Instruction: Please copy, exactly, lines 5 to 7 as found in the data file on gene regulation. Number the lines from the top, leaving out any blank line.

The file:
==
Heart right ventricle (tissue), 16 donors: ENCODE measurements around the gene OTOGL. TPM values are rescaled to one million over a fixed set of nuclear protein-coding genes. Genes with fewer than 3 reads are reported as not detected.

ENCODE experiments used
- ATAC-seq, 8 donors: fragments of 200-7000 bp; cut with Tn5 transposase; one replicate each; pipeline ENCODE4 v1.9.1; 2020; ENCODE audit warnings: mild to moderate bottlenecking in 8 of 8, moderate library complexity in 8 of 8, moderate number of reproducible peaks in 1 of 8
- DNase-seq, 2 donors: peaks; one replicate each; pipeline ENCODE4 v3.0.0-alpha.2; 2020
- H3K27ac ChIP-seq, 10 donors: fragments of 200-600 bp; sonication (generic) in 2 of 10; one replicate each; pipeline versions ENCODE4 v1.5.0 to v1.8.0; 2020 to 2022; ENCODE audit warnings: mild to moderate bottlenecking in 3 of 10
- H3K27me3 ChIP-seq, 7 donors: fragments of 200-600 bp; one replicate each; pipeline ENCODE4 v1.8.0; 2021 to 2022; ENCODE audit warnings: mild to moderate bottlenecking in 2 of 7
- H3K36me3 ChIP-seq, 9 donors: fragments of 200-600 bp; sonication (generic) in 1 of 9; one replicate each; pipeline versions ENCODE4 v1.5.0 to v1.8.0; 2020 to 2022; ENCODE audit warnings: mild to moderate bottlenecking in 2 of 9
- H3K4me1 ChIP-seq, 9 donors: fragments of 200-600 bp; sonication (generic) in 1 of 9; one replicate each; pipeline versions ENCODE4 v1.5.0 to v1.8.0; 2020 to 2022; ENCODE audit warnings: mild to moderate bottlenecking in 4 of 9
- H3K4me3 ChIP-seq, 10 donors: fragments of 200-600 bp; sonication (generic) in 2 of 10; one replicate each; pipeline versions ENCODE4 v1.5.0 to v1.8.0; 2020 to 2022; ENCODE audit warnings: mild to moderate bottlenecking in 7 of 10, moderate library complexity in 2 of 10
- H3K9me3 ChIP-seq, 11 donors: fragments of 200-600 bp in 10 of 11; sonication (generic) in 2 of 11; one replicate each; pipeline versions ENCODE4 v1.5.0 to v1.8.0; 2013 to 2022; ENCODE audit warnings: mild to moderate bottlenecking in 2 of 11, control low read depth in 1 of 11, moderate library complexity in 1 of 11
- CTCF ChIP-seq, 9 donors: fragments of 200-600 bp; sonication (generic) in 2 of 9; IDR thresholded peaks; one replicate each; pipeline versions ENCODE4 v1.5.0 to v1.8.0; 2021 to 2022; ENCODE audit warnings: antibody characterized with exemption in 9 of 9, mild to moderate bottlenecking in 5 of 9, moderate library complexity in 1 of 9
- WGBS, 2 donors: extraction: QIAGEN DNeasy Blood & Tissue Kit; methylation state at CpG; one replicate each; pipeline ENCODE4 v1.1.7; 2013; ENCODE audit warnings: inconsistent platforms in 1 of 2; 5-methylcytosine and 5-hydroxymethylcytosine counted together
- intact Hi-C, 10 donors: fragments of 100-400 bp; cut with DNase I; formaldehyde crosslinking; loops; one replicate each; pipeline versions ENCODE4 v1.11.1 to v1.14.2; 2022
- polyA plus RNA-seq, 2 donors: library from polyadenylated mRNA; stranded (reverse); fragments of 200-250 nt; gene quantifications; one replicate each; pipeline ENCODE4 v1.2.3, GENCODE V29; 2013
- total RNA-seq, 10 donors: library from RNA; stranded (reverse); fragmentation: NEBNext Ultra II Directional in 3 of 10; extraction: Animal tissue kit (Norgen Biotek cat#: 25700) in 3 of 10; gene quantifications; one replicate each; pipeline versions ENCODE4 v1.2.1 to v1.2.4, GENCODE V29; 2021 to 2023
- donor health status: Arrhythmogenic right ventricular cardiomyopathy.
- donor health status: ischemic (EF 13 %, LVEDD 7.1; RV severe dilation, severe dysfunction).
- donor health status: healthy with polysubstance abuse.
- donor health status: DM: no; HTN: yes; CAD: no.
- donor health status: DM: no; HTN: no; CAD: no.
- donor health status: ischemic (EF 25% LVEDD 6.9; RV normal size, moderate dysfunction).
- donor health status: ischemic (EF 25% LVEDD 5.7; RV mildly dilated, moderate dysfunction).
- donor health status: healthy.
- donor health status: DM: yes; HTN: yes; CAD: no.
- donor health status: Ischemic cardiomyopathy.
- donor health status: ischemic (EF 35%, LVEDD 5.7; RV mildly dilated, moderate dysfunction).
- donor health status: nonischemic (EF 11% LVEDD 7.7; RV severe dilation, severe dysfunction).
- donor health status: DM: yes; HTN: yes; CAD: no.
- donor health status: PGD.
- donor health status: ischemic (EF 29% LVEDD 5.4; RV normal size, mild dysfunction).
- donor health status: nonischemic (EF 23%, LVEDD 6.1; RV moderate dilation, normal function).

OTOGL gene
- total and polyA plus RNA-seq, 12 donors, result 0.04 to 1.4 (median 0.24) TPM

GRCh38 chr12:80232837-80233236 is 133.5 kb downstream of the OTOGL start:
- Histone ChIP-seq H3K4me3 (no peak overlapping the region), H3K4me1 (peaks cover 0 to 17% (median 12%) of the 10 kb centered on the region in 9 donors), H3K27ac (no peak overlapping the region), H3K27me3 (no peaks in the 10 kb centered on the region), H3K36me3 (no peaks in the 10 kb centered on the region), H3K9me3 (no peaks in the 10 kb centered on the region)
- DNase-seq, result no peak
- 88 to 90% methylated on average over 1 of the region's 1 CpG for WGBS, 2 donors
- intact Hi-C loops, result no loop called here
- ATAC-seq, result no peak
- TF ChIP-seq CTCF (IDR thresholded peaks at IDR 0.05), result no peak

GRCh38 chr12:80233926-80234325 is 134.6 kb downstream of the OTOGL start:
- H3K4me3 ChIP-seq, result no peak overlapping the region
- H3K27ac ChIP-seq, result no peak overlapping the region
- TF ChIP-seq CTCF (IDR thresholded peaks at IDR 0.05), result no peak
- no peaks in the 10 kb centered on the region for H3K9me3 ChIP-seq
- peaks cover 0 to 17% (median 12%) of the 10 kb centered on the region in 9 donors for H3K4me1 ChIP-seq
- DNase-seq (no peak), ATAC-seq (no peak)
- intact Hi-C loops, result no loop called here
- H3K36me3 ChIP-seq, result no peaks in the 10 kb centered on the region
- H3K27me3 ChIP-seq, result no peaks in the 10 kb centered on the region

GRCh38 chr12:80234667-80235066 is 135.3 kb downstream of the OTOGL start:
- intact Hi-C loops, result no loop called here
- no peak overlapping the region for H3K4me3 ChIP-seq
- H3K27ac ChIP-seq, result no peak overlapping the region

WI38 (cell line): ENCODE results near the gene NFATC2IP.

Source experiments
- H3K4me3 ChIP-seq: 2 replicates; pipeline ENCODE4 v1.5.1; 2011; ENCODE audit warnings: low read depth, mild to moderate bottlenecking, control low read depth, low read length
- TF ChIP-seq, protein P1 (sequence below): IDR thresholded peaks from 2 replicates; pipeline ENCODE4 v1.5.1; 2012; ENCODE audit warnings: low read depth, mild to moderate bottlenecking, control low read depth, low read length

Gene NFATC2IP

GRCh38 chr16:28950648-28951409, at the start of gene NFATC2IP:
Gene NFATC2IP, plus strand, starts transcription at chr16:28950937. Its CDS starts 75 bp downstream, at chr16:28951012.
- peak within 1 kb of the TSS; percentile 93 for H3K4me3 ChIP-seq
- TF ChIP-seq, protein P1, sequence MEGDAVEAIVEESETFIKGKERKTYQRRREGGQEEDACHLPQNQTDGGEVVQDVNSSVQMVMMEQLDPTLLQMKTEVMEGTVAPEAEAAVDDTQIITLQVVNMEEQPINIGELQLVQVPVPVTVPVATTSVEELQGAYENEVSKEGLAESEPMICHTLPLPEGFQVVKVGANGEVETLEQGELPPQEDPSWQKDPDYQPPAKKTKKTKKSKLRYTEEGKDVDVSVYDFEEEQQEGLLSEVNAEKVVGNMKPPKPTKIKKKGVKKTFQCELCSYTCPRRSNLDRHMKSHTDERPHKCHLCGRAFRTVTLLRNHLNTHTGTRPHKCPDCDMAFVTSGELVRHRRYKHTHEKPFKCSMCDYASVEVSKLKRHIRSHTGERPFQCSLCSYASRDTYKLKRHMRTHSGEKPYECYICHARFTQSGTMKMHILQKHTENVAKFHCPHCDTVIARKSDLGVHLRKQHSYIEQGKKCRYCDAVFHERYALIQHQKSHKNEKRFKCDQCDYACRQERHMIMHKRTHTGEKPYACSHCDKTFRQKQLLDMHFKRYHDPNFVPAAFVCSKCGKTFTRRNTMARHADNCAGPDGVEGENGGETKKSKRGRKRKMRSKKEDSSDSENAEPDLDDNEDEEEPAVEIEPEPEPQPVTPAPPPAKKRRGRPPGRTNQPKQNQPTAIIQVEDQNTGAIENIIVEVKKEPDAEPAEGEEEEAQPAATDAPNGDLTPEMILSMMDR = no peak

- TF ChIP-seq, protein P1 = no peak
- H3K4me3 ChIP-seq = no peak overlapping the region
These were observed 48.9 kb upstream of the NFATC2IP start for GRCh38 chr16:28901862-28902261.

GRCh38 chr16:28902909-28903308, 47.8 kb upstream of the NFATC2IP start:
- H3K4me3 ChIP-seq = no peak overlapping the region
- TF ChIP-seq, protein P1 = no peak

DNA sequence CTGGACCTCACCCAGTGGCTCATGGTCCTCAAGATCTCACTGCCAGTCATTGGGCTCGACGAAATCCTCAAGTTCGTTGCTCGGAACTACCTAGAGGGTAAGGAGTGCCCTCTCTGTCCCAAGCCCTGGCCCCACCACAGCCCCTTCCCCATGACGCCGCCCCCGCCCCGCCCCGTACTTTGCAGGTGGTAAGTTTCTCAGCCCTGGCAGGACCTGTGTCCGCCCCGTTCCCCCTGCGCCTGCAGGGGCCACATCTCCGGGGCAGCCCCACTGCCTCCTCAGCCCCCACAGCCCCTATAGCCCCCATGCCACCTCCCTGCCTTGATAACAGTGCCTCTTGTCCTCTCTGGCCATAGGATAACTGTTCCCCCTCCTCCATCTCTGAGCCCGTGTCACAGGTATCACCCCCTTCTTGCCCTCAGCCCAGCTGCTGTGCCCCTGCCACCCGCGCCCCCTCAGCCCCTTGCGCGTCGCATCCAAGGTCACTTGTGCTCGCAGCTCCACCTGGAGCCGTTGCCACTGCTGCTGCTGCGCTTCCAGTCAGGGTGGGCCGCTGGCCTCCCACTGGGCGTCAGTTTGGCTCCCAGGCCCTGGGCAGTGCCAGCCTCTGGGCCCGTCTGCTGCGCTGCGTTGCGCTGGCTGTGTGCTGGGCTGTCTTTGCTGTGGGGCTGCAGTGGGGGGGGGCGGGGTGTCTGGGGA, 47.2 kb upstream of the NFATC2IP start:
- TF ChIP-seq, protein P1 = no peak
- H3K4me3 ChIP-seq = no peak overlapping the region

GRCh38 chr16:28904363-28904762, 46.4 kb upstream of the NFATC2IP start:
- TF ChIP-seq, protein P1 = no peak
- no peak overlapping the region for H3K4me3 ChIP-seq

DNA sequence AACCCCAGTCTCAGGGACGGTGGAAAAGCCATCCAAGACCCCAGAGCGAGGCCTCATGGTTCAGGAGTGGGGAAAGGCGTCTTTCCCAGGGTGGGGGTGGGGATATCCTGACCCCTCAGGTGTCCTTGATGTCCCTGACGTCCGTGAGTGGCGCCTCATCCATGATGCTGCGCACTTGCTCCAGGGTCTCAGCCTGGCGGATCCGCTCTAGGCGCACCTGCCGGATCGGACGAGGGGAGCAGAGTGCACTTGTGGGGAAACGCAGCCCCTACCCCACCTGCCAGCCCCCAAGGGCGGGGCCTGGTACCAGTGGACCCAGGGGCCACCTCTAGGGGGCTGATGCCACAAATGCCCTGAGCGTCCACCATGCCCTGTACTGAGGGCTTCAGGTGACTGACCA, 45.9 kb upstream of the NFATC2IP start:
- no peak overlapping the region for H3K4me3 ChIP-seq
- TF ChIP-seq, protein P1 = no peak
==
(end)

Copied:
- H3K27ac ChIP-seq, 10 donors: fragments of 200-600 bp; sonication (generic) in 2 of 10; one replicate each; pipeline versions ENCODE4 v1.5.0 to v1.8.0; 2020 to 2022; ENCODE audit warnings: mild to moderate bottlenecking in 3 of 10
- H3K27me3 ChIP-seq, 7 donors: fragments of 200-600 bp; one replicate each; pipeline ENCODE4 v1.8.0; 2021 to 2022; ENCODE audit warnings: mild to moderate bottlenecking in 2 of 7
- H3K36me3 ChIP-seq, 9 donors: fragments of 200-600 bp; sonication (generic) in 1 of 9; one replicate each; pipeline versions ENCODE4 v1.5.0 to v1.8.0; 2020 to 2022; ENCODE audit warnings: mild to moderate bottlenecking in 2 of 9